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Groth Reserve Cabernet Sauvignon 2007
The 2007 Reserve Cabernet shows the intrinsic black stone fruit nuances and the soft tannin structure that define our Oakville, Napa Valley-floor Cabernet.
Tight and concentrated, with a dense, rich, chewy beam of dried currant, mineral, graphite, black cherry and blackberry fruit that's intense and full-blown, both flexing its muscle while displaying deft balance. Ends with a compact, layered finish. Best from 2012 through 2022. Tasted twice, with consistent notes. 3,500 cases made.
A classic Napa Valley cabernet, this grows at Groth’s 21.8 Reserve Vineyard on the Oakville Crossroad. It’s a parcel of high ground on the valley floor, the best-draining soil on the estate, replanted in 1999 and 2000. The young vines produced a tightly structured 2007, layering fresh woodland cherry flavors over supple tannins. There’s power in those tannins, expressed in a chipped mineral character as the wine evolves with air. The tension between zesty fruit and dark tannins gives this wine its rounded form. For the cellar.
A very fruit forward style, with raspberry and blackberry jam on the nose and palate. Full and round tannins with a juicy finish. I like it for the style. Might mellow out with a couple years of bottle age. Pull the cork after 2012. 14+23+23+32. Find the wine.
Michael Weis, winemaker at Groth Vineyards & Winery since 1994, brings more than three decades of experience with Oakville grapes and wines to the job of nurturing the best possible expression of the vineyards.
Best known for sweet, fizzy white wines but also producing some more serious reds, Asti is both a town and a province in the northeastern Italian region of Piedmont. The best vineyard sites are reserved for Barbera, which can produce some of its best and most age-worthy iterations here as Barbera d’Asti. Other red varieties grown here include Freisa, Grignolino, and Dolcetto, which can be bottled varietally or blended into Barbera.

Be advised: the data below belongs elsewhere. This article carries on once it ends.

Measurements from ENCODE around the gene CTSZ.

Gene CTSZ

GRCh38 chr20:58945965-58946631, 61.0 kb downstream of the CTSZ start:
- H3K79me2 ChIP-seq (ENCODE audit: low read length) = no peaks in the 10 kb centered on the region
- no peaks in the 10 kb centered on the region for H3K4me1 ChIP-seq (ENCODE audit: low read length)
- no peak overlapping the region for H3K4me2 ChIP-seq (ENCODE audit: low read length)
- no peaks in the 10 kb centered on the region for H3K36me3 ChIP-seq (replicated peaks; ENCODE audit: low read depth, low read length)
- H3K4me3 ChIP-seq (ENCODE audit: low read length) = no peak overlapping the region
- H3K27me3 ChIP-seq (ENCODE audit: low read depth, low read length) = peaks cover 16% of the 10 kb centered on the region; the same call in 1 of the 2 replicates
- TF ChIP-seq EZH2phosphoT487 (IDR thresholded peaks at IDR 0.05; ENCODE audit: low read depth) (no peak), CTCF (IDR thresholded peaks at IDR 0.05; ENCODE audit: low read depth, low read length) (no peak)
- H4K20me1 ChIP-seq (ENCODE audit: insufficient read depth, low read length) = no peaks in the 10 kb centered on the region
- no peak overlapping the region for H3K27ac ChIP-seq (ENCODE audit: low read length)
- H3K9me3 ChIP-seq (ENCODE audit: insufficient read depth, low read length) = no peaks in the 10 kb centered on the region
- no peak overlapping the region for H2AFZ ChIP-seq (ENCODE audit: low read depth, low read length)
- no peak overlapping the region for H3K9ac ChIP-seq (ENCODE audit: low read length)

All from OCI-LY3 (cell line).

The wines consumers most commonly associate with Asti, however, are Asti (formerly known as Asti Spumante), and Moscato d’Asti. Both are playful, aromatic, and made from the Muscat grape, but Asti is less sweet, fully fizzy, and more alcoholic (yet still clocking in at only around 9% ABV) while Moscato d’Asti is sweeter, gently sparkling (“frizzante”), and closer to 5 or 6% ABV. Each is produced in stainless steel tanks to preserve the fresh and fruity flavors of the grape, which include peach, apricot, lychee, and rose petal.
Friendly, approachable, and full of juicy fruit flavor, Barbera produces wines in a wide range of styles, from young and fruity to serious, spicy, and age-worthy. Piedmont is the most famous source of Barbera, but is also planted in the Italian provinces of Lombardy and Emilia-Romagna. It is one of the most successful and lasting remnants of the Cal-Italian movement, grown throughout the state of California—particularly in the Sierra Foothills—and has also found a foothold in parts of Australia.
In the Glass
Barbera is typically marked by red cherry, raspberry, and blackberry flavors backed by a signature zingy acidity and smooth tannins. More complex examples can include notes of cocoa, savory spice, anise, and nutmeg. In warmer New World climates, Barbera is all about the fruit, sometimes leaning towards over-ripe or dried fruit flavors that can give an impression of sweetness to the wine. Old World Barbera can develop intriguing notes of graphite, smoke, lavender, and violet.
Barbera’s prominent acidity makes it a natural match with tomato-based dishes, therefore making it an easy pairing with a wide array of Italian cuisine. It works just as well with lighter red meat dishes, hamburgers, or barbecue.
Most Barbera wines come from one of two villages in Piemonte—Alba and Asti. Though it is difficult to generalize, typically Barbera d’Asti is softer and more elegant with bright, tangy acidity, while Barbera d’Alba tends to be fuller, rounder, and fleshier.